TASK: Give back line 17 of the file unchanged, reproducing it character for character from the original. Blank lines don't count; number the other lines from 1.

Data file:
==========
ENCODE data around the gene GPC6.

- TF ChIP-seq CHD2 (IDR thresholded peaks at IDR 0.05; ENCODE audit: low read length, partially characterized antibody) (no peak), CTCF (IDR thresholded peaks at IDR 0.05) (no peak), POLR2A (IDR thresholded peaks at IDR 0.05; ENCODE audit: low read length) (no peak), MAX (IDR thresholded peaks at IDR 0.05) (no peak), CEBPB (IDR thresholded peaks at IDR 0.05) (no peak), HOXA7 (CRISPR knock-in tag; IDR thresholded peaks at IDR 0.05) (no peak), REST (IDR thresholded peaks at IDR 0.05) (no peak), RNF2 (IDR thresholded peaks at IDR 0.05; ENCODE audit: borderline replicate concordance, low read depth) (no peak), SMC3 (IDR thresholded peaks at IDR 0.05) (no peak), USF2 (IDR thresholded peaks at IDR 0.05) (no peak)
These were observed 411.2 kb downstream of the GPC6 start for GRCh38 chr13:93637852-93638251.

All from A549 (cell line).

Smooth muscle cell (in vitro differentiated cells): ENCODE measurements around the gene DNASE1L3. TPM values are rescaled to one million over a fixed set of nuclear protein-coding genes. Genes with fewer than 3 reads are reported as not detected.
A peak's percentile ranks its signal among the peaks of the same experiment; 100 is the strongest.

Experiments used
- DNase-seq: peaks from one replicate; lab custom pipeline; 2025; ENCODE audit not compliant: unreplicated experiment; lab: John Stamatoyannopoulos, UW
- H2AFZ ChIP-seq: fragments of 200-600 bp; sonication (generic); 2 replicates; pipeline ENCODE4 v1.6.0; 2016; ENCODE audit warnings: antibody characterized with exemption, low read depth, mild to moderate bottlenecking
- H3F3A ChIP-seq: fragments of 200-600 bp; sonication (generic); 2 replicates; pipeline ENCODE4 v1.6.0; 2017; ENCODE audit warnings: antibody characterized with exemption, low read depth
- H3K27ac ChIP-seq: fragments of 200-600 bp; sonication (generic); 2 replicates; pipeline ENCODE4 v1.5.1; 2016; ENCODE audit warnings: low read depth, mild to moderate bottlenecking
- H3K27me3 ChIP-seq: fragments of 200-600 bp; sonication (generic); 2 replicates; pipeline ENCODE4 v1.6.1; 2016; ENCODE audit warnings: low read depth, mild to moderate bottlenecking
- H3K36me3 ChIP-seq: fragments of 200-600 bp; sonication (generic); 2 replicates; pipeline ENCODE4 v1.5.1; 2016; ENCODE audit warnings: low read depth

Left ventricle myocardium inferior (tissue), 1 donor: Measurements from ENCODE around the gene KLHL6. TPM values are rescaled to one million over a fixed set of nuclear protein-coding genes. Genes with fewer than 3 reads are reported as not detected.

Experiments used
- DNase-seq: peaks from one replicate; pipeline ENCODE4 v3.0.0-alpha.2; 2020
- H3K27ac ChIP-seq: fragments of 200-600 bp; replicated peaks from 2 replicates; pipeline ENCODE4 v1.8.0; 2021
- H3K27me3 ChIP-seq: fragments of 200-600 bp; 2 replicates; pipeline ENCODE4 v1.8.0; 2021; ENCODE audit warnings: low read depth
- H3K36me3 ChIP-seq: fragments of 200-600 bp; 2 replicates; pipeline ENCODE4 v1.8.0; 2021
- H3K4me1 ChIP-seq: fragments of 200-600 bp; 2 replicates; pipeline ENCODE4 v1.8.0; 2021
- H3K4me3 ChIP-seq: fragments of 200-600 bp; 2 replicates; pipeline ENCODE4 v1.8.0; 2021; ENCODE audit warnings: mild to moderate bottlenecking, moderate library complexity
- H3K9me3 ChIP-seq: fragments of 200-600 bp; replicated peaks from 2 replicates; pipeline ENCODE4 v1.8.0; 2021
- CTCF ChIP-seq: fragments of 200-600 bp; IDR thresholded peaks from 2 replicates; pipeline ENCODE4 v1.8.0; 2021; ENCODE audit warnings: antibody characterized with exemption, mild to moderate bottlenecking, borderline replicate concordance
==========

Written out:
- H3K27ac ChIP-seq: fragments of 200-600 bp; replicated peaks from 2 replicates; pipeline ENCODE4 v1.8.0; 2021